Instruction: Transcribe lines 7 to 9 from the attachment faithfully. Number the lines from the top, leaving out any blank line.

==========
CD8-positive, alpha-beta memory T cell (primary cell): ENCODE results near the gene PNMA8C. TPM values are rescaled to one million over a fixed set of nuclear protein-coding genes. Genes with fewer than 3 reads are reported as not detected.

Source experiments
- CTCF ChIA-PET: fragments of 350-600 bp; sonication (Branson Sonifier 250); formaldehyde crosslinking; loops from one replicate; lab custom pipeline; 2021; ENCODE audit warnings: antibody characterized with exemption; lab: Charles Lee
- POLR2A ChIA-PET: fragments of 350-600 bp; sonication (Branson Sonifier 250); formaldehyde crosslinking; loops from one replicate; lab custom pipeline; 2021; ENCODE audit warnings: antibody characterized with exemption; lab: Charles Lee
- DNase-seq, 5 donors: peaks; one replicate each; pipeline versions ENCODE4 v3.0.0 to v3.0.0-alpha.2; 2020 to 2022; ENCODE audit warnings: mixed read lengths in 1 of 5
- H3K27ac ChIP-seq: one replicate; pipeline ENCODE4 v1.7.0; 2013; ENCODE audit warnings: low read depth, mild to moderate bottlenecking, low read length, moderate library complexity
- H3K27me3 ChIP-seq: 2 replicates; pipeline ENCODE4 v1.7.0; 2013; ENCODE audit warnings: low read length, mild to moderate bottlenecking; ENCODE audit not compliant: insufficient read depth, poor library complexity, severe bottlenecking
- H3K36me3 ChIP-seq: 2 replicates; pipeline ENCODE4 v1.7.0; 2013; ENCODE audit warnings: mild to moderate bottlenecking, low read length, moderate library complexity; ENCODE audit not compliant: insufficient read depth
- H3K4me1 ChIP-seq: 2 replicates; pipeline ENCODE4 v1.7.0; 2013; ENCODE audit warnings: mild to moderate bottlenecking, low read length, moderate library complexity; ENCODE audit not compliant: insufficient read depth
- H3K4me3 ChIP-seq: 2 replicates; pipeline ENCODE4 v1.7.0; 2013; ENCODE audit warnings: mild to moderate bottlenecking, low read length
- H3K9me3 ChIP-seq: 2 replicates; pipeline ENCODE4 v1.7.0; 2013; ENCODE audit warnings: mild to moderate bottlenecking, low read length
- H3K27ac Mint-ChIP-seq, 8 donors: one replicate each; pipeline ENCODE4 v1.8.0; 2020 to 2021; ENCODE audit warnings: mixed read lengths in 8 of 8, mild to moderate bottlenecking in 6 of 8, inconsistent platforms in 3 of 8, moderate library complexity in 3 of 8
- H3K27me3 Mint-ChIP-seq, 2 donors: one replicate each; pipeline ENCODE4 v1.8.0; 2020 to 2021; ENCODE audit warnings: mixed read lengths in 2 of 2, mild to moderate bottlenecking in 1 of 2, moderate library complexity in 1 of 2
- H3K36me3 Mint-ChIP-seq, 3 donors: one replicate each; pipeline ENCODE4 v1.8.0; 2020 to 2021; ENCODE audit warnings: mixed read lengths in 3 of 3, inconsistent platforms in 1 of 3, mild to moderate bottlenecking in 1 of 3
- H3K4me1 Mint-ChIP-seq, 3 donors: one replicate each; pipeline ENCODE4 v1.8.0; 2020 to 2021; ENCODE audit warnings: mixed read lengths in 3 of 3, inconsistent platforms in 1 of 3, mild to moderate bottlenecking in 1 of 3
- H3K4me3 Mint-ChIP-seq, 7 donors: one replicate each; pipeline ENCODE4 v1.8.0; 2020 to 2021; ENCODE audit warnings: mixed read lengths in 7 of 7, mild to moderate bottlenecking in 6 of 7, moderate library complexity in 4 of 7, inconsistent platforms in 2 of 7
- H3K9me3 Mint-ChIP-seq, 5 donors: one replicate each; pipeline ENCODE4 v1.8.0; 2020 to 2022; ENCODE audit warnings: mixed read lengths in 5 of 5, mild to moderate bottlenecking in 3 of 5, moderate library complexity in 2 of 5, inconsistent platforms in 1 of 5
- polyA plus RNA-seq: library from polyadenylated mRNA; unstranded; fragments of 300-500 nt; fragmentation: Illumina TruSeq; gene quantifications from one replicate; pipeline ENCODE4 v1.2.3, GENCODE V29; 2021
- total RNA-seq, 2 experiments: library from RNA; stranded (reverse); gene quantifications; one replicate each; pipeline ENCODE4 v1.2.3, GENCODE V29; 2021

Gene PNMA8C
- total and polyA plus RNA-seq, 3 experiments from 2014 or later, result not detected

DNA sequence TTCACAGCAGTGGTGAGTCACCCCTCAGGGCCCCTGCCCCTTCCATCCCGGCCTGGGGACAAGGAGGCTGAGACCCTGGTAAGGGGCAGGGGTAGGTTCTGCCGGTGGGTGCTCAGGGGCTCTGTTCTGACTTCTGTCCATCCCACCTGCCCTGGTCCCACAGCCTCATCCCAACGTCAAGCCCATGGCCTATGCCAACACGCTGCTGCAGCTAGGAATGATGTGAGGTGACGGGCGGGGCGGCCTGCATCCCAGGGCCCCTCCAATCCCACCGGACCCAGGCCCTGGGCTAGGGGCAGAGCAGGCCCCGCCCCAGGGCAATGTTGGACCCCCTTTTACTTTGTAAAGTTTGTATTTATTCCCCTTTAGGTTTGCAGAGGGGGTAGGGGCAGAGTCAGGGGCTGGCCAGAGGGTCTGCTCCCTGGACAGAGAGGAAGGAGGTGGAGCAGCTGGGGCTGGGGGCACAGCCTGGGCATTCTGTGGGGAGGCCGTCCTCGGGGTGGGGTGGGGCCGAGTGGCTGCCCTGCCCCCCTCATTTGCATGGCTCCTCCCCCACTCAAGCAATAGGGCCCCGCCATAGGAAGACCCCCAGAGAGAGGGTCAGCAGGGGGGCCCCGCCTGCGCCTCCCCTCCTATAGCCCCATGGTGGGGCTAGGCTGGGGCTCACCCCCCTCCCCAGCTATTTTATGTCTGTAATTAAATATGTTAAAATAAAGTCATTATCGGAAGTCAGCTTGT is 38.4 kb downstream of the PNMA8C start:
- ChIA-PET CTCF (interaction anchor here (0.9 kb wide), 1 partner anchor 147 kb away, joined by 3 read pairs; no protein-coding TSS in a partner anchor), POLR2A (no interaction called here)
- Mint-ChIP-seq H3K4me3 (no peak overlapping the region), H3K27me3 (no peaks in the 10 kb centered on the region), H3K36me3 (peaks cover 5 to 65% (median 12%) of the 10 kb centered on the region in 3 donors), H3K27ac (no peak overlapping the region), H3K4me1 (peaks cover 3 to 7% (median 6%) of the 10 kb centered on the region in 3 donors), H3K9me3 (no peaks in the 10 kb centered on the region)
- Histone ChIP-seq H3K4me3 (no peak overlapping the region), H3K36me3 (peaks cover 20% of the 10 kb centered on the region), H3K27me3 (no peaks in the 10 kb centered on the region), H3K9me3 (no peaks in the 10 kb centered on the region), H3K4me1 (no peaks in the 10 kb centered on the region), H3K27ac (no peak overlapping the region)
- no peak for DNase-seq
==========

- H3K27me3 ChIP-seq: 2 replicates; pipeline ENCODE4 v1.7.0; 2013; ENCODE audit warnings: low read length, mild to moderate bottlenecking; ENCODE audit not compliant: insufficient read depth, poor library complexity, severe bottlenecking
- H3K36me3 ChIP-seq: 2 replicates; pipeline ENCODE4 v1.7.0; 2013; ENCODE audit warnings: mild to moderate bottlenecking, low read length, moderate library complexity; ENCODE audit not compliant: insufficient read depth
- H3K4me1 ChIP-seq: 2 replicates; pipeline ENCODE4 v1.7.0; 2013; ENCODE audit warnings: mild to moderate bottlenecking, low read length, moderate library complexity; ENCODE audit not compliant: insufficient read depth